Don Eddy: Two Realms

March 13, 2014 - April 26, 2014

The next exhibition at Nancy Hoffman Gallery, “Two Realms” includes paintings and drawings by Don Eddy, created over the last three years. “Two Realms” opens on March 13th and continues through April 26th.

Among the first generation of realist painters, Eddy is one of the few who has taken his vision and unique painting process into new subject matter, continuing his exploration of the mysteries of life. In the ‘70s Eddy painted the urban landscape, the California urban landscape, focusing on cars, reflections on the sides of cars, bumpers, headlights. For the past several years he has returned to the imagery of the urban landscape, this time using New York as his prime subject, and for the first time the bridges of Manhattan Island become the main focal point. In juxtaposition to the urban realm is that of nature, depicted in triptych paintings entitled “A Flight in Summer” and “A Flight in Winter,” anchored by images of waves/splashing water in the central panel with complementary seasonal images top and bottom, haikus for contemplation.

Painted in 20-30 layers of transparent acrylic over an underpainting of three colors, (the first being tiny circles about a 20th of an inch in diameter of phthalocyanine green) Eddy’s new multi-panel works are “saturated“ in palette and in subject. More complex and more concentrated than his earlier works, the recent paintings offer the viewer much to experience and savor slowly.

New York, or the bridges of “the City” figure as a locus of several paintings. In “A Thousand Sleepless Nights III,” New York is viewed from a-high, the cityscape becomes rooftops, skyscrapers with myriad windows filled with lights that suggest human presence and activity; cars and trucks beneath the structure of the bridge crawl through the city streets at rush hour as the sun sets pink over the harbor. A contemporary vista, “Sleepless Nights” calls to mind acute foreshortening in paintings throughout art history, as well as artists of the WPA who glorified works underway during another period of change. The guts of the bridge contrast to the twinkling building lights and the pink sky. The sky is important as “character” and balance, as it transitions from pale pink to perfect peaceful blue, a magical backdrop for the intensity that is New York.

In “A Flight in Summer” and “A Flight in Winter,” light is the primary “subject.” Light sparkles on waves of water, it illuminates summer bubbling spray, a different color from cold winter seas, it turns ice-encrusted grasses into jewels, it bathes the peak of a snow- filled mountain. Eddy has “upped the ante” in his depiction of light in his seasonal triptychs, which take on a spiritual quality, nature at its purest. A bird in flight in each of the paintings seems symbolic of the human spirit as it soars above the earth, free, unencumbered by what lies below.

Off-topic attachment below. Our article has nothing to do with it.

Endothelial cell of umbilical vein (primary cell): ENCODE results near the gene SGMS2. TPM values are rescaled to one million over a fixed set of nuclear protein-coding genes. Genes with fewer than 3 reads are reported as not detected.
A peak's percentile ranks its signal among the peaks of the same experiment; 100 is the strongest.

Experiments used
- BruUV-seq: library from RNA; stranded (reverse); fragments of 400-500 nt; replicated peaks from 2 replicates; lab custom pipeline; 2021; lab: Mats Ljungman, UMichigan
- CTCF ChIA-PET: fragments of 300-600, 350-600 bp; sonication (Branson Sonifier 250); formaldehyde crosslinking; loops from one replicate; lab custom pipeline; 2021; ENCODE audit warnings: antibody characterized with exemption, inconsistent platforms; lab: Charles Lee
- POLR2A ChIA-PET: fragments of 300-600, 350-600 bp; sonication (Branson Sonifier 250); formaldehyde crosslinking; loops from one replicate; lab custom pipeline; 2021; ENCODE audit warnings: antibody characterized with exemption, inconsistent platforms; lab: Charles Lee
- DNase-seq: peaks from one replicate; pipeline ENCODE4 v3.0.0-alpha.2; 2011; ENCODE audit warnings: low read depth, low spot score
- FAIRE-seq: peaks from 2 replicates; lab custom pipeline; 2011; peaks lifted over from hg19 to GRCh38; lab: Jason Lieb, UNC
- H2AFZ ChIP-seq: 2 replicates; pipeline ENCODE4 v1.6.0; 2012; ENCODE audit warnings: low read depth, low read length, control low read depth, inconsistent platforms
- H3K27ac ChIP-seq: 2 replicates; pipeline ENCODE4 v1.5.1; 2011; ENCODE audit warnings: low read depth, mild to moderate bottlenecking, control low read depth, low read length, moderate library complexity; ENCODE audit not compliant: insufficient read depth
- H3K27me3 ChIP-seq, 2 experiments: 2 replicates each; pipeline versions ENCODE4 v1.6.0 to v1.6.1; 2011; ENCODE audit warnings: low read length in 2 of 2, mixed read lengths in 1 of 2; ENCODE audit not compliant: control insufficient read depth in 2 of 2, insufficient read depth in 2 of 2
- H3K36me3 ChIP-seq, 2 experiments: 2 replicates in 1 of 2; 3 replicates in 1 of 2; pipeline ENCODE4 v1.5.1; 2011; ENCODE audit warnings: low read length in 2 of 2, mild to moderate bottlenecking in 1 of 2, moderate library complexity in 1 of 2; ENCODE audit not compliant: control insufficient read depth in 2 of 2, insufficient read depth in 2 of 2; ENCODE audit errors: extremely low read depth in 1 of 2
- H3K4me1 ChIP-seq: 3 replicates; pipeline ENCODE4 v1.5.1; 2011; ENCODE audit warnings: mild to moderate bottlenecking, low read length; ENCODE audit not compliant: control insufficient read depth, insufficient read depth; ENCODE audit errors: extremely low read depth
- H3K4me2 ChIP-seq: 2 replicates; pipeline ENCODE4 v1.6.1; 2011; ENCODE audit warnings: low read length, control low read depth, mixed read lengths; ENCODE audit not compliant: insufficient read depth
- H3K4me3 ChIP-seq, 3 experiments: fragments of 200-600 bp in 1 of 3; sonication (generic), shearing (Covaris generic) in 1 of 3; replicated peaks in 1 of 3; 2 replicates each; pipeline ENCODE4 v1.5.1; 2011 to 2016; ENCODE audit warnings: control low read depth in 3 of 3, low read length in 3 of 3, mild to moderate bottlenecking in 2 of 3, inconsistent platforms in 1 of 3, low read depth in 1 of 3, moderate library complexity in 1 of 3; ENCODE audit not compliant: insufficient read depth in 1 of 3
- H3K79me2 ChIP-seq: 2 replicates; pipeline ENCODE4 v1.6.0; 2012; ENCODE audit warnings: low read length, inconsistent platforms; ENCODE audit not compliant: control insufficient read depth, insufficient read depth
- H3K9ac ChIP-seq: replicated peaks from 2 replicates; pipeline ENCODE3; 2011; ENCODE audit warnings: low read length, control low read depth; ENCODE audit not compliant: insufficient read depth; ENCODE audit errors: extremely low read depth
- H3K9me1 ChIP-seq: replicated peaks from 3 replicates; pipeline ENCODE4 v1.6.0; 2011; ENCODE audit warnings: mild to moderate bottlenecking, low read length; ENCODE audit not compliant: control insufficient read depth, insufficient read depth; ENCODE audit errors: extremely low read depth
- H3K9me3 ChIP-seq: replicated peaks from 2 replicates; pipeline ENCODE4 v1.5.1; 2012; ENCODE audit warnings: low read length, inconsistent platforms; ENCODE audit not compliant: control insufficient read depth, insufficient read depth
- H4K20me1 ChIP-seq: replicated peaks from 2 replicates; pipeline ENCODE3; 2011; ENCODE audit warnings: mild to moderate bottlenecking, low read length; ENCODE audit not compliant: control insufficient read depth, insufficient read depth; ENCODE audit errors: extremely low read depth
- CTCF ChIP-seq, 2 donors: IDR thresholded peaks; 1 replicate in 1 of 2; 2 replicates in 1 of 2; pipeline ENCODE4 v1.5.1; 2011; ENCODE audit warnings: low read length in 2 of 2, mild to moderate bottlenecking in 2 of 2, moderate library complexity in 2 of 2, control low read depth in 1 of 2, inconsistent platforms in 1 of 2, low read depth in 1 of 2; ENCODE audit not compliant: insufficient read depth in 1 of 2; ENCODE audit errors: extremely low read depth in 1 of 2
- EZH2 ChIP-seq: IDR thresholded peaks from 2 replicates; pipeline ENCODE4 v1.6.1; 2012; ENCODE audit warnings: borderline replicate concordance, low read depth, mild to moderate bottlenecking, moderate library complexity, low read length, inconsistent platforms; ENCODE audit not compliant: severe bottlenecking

Eddy writes of his multi-panel paintings:

“The inevitable subject of a multi-paneled painting is not ‘things’ but ‘relationships.’ In such a work, a conversation is generated among images that is more like our experience than our perception. It is not necessarily a didactic conversation with a preconceived meaning. Rather, meaning is generated in the context of a dynamic encounter among the multiple images and the observer. Existentially, no meaning preexists the dialogue. As in our life, meaning is generated in time, and in active encounters in time, that generate our experience and meaning. That is what my current work hopes to do.”

Also in the exhibition are several colored pencil drawings; each rich, dense and built up over months in layers of pigment. In the works on paper, Eddy zeroes in on aspects of nature, each a poetic evocation. “Only by Light” is a small diptych filled with sunlight; a summer wave is topped by a ripe, red bunch of berries on a branch, viewed against a blue summer sky, the duet a tone poem for a season. “Only by Light” is the bright side of life and the season; “Only by Night,” a triptych drawing, represents the mysteries of night, moonlight, and icy seasons; three enigmatic images draw the viewer in like a magnet, as the moon in the center panel casts its quiet glow in the night sky.

Don Eddy was born in Long Beach, California in 1944. He received a B.F.A. in 1967 and an M.F.A. in 1969 from the University of Hawaii. The artist attended the University of California, Santa Barbara, 1969-70, for postgraduate study.